Firstly, it will protect millions of South Africans who don’t smoke but take in secondhand smoke from those who do. They face the same health risks as active smokers.
Secondly, it will also help encourage people to quit and live healthier lives and discourage young people from starting.
And thirdly, the tobacco industry views young people as replacement smokers. Strong legislation will prevent young people from being manipulated by the tobacco industry.
What are the next steps?
Once the bill becomes law, the health minister will have to draw up several regulations to guide its implementation. These will ensure that the law is interpreted correctly and not manipulated by the tobacco industry and that the potential gains of the legislation are not watered down.
Zimbabwe will hold a general election on July 30, President Emmerson Mnangagwa said, a vote he has pledged will be free and fair with international monitoring after the ouster of 94-year-old strongman Robert Mugabe.
Mnangagwa, who took power after the November military coup against Mugabe, counts on the election to bolster his legitimacy as he pursues a promised break with Mugabe’s repressive policies while urging foreign investors to return to Zimbabwe. Missing from the July ballot for the first time in 20 years will be Zimbabwe’s foremost political gladiators, Mugabe and Morgan Tsvangirai, the longtime opposition Movement for Democratic Change (MDC) leader who died of cancer in February.
Mnangagwa has invited the Commonwealth to monitor voting in Zimbabwe for the first time since 2002 when Harare was suspended from the group over accusations of rigged elections. He has applied for Zimbabwe to rejoin the Commonwealth. Should the election be certified by international monitors, it could be a key step to a resumption of financial aid by foreign lenders for the first time in two decades.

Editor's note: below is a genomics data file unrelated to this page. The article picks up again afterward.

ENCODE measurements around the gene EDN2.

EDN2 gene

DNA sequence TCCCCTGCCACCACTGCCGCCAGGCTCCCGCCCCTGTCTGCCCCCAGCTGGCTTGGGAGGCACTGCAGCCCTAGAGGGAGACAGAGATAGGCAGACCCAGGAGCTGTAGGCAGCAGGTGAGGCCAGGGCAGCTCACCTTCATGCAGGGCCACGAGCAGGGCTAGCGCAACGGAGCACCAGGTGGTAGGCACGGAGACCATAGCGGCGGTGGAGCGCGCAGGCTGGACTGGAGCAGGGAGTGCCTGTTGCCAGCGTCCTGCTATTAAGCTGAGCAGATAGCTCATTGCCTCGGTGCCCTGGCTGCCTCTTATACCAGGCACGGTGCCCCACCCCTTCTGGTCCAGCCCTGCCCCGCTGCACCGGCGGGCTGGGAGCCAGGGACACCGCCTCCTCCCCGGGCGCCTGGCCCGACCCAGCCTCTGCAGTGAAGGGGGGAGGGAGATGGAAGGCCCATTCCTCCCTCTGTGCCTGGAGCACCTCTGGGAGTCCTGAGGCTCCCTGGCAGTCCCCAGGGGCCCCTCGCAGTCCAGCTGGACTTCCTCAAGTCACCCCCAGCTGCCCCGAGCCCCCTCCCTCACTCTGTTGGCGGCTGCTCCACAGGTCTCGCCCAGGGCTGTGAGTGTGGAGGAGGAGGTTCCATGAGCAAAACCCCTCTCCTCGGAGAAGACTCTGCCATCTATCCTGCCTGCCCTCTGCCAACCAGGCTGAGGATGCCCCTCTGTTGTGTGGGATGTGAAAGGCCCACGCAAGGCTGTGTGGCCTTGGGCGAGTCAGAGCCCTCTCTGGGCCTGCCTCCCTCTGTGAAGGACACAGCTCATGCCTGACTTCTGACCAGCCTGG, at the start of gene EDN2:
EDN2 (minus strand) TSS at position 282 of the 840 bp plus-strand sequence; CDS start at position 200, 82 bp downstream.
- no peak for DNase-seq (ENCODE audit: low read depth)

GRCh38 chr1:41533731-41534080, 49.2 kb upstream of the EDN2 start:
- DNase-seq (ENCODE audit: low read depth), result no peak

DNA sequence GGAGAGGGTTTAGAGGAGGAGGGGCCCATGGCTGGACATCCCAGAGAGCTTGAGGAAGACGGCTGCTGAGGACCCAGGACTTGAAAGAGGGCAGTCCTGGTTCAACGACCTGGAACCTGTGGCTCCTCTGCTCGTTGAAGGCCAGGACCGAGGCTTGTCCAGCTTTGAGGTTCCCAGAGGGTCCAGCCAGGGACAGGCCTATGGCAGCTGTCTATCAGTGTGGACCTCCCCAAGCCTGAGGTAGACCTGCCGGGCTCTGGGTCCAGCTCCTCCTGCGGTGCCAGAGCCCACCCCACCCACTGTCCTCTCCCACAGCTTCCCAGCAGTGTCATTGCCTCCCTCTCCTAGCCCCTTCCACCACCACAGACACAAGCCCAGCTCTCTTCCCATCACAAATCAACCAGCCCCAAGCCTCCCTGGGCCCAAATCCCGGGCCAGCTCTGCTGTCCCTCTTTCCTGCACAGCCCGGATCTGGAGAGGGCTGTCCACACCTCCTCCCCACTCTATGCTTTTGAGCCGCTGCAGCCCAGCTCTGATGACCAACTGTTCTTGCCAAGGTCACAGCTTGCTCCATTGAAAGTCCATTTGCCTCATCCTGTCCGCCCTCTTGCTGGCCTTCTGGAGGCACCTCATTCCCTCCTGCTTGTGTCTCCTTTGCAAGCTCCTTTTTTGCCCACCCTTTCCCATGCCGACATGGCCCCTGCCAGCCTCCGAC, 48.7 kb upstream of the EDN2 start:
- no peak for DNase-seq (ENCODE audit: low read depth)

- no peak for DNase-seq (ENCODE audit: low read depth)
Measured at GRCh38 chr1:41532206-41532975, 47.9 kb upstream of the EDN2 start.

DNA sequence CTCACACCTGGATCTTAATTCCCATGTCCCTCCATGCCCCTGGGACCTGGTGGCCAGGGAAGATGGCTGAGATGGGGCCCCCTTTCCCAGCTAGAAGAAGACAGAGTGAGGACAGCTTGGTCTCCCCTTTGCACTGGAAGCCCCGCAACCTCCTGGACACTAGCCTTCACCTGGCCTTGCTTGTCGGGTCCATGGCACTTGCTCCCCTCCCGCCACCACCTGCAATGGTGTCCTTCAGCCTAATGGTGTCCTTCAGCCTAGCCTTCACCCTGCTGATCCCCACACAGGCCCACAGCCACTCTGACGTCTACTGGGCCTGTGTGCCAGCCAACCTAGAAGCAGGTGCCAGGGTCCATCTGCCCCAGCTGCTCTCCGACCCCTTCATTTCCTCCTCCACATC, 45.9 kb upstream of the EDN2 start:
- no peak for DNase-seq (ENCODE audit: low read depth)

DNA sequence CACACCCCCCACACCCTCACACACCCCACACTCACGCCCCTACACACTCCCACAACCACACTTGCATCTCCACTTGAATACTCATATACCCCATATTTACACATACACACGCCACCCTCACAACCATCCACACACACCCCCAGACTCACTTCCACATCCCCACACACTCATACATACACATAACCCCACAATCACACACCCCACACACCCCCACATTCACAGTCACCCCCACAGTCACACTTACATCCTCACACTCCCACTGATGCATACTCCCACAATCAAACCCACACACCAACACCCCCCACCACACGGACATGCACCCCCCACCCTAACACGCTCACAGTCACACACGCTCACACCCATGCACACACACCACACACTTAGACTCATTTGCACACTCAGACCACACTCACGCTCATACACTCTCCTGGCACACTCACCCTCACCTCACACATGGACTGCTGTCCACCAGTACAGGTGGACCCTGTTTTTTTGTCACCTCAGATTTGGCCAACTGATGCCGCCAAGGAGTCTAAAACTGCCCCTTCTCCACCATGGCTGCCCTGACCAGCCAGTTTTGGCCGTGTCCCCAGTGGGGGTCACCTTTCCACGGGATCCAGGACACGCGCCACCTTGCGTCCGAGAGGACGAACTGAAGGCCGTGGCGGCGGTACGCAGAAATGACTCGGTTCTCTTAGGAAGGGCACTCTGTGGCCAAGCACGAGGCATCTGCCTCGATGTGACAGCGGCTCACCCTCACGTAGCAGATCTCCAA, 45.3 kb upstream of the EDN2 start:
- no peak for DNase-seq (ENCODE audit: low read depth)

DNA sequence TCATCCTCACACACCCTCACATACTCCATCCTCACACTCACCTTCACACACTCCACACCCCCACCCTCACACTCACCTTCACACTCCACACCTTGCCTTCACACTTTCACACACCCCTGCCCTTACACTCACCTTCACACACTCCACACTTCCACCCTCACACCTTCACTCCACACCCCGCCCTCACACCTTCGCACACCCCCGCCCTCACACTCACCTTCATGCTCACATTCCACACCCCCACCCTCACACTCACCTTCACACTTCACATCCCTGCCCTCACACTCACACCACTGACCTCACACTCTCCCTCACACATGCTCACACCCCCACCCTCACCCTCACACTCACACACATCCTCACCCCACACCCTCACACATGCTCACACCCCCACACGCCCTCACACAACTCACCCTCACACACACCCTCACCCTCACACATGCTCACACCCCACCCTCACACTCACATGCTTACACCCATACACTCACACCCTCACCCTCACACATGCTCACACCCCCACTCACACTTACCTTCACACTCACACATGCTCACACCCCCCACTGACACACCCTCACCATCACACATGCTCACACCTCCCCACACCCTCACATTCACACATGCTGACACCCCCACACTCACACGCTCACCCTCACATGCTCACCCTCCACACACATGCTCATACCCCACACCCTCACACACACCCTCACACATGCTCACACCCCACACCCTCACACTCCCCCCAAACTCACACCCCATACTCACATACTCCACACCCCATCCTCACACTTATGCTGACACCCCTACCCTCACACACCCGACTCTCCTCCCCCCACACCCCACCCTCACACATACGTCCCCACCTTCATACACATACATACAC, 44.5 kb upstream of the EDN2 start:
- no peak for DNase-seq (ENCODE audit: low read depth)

The vote is being cast as a fight between the old guard of Zimbabwe’s 1970s independence war and a younger generation. Mnangagwa’s main challenger is 40-year-old Nelson Chamisa from the MDC, who has energised the party, drawing huge crowds at rallies in some of the ruling ZANU-PF party’s rural redoubts.
Sixty percent of the 5.4 million voters on the new register are under 50 years old, according to official data. Separately, the Constitutional Court dismissed an application by Zimbabweans living abroad to be allowed to vote. The court did not immediately give a reason.
In a brief statement in an official government gazette, Mnangagwa said that he had fixed July 30 “as the day of the election of the president, the election of members of the national assembly and election of councillors.”
Prospective candidates will be registered on June 14. A presidential run-off vote is set for Sept. 8 if no candidate gets the 50-plus-one percent mark required to win.
For the 75-year-old Mnangagwa, victory would accord him democratic legitimacy after taking power following the coup. Nicknamed “Crocodile” for his secretive and insular demeanour, Mnangagwa goes into the election with the advantage of incumbency, allowing him access to state resources for his campaign.
Crucially, Mnangagwa enjoys the backing of the army, which analysts say remains averse to a leader lacking a pedigree from the independence war against Britain. “Though the election looks like it will go to the wire, the greater likelihood, based on cold-blooded analysis, is that experience, depth and state incumbency will triumph over youthfulness,” said Eldred Masunungure, a professor of political science at the University of Zimbabwe.
Critics say Mnangagwa was Mugabe’s most loyal acolyte and blame him for a government crackdown on rebels loyal to political rival Joshua Nkomo in the mid-1980s that rights groups say killed 20,000 civilians.
Mnangagwa has denied the charges and says political freedoms have improved under his short tenure and that he is repairing frosty relations with the West.